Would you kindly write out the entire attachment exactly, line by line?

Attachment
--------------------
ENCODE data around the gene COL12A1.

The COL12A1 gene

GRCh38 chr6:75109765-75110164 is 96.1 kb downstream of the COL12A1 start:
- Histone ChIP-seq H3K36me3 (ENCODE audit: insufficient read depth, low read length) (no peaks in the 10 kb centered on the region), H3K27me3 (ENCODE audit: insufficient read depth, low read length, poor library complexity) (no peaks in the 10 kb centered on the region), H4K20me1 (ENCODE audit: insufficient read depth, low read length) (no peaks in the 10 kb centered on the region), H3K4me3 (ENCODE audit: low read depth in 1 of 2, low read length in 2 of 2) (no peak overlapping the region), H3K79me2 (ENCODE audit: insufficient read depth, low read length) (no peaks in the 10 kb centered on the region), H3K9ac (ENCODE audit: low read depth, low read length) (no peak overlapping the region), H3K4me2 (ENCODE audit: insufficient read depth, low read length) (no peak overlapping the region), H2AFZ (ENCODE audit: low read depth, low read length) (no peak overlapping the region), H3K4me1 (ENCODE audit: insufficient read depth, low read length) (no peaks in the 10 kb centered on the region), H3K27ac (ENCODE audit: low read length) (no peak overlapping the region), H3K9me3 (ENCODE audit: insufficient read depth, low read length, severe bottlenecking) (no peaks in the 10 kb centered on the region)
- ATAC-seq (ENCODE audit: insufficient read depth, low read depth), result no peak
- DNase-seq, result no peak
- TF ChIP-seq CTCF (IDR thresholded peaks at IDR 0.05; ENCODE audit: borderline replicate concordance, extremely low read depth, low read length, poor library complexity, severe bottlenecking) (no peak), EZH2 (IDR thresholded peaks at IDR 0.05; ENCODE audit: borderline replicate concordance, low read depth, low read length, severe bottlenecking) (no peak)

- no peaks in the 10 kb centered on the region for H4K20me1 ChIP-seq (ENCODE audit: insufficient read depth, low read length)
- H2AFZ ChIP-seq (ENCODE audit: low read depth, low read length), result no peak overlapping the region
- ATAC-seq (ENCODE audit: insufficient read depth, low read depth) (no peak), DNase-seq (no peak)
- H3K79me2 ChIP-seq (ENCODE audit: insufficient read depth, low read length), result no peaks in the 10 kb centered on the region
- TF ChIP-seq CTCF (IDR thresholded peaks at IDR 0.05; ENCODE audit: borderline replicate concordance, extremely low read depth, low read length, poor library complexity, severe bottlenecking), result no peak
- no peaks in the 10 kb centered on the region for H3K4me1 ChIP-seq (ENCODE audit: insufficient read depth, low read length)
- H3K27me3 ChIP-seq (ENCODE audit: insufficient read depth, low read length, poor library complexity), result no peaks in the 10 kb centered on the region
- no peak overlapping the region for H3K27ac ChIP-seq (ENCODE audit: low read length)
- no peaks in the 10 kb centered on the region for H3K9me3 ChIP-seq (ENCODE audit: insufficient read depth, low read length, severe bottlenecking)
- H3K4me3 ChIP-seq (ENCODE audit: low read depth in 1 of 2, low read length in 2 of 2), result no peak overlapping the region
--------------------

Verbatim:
ENCODE data around the gene COL12A1.

The COL12A1 gene

GRCh38 chr6:75109765-75110164 is 96.1 kb downstream of the COL12A1 start:
- Histone ChIP-seq H3K36me3 (ENCODE audit: insufficient read depth, low read length) (no peaks in the 10 kb centered on the region), H3K27me3 (ENCODE audit: insufficient read depth, low read length, poor library complexity) (no peaks in the 10 kb centered on the region), H4K20me1 (ENCODE audit: insufficient read depth, low read length) (no peaks in the 10 kb centered on the region), H3K4me3 (ENCODE audit: low read depth in 1 of 2, low read length in 2 of 2) (no peak overlapping the region), H3K79me2 (ENCODE audit: insufficient read depth, low read length) (no peaks in the 10 kb centered on the region), H3K9ac (ENCODE audit: low read depth, low read length) (no peak overlapping the region), H3K4me2 (ENCODE audit: insufficient read depth, low read length) (no peak overlapping the region), H2AFZ (ENCODE audit: low read depth, low read length) (no peak overlapping the region), H3K4me1 (ENCODE audit: insufficient read depth, low read length) (no peaks in the 10 kb centered on the region), H3K27ac (ENCODE audit: low read length) (no peak overlapping the region), H3K9me3 (ENCODE audit: insufficient read depth, low read length, severe bottlenecking) (no peaks in the 10 kb centered on the region)
- ATAC-seq (ENCODE audit: insufficient read depth, low read depth), result no peak
- DNase-seq, result no peak
- TF ChIP-seq CTCF (IDR thresholded peaks at IDR 0.05; ENCODE audit: borderline replicate concordance, extremely low read depth, low read length, poor library complexity, severe bottlenecking) (no peak), EZH2 (IDR thresholded peaks at IDR 0.05; ENCODE audit: borderline replicate concordance, low read depth, low read length, severe bottlenecking) (no peak)

- no peaks in the 10 kb centered on the region for H4K20me1 ChIP-seq (ENCODE audit: insufficient read depth, low read length)
- H2AFZ ChIP-seq (ENCODE audit: low read depth, low read length), result no peak overlapping the region
- ATAC-seq (ENCODE audit: insufficient read depth, low read depth) (no peak), DNase-seq (no peak)
- H3K79me2 ChIP-seq (ENCODE audit: insufficient read depth, low read length), result no peaks in the 10 kb centered on the region
- TF ChIP-seq CTCF (IDR thresholded peaks at IDR 0.05; ENCODE audit: borderline replicate concordance, extremely low read depth, low read length, poor library complexity, severe bottlenecking), result no peak
- no peaks in the 10 kb centered on the region for H3K4me1 ChIP-seq (ENCODE audit: insufficient read depth, low read length)
- H3K27me3 ChIP-seq (ENCODE audit: insufficient read depth, low read length, poor library complexity), result no peaks in the 10 kb centered on the region
- no peak overlapping the region for H3K27ac ChIP-seq (ENCODE audit: low read length)
- no peaks in the 10 kb centered on the region for H3K9me3 ChIP-seq (ENCODE audit: insufficient read depth, low read length, severe bottlenecking)
- H3K4me3 ChIP-seq (ENCODE audit: low read depth in 1 of 2, low read length in 2 of 2), result no peak overlapping the region